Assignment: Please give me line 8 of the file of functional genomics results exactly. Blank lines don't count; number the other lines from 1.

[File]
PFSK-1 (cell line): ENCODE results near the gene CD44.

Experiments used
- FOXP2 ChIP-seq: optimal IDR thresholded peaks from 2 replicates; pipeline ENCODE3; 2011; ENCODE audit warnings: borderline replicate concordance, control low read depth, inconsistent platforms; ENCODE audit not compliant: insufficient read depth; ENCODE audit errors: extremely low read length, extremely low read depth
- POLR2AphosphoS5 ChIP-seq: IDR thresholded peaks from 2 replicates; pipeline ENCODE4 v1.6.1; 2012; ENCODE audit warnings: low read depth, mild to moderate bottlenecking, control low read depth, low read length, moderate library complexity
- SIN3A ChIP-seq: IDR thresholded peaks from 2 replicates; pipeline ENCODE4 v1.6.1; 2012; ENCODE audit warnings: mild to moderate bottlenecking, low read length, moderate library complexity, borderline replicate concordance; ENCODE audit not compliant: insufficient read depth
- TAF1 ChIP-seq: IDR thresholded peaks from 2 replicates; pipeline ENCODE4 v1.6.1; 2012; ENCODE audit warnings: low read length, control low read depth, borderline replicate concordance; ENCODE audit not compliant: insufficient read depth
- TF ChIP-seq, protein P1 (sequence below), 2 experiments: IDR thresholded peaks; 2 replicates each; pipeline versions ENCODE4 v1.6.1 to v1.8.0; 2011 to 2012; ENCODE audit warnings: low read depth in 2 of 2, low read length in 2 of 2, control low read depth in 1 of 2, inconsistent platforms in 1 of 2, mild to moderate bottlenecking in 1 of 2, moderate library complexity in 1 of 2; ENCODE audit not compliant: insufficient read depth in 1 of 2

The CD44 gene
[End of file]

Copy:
The CD44 gene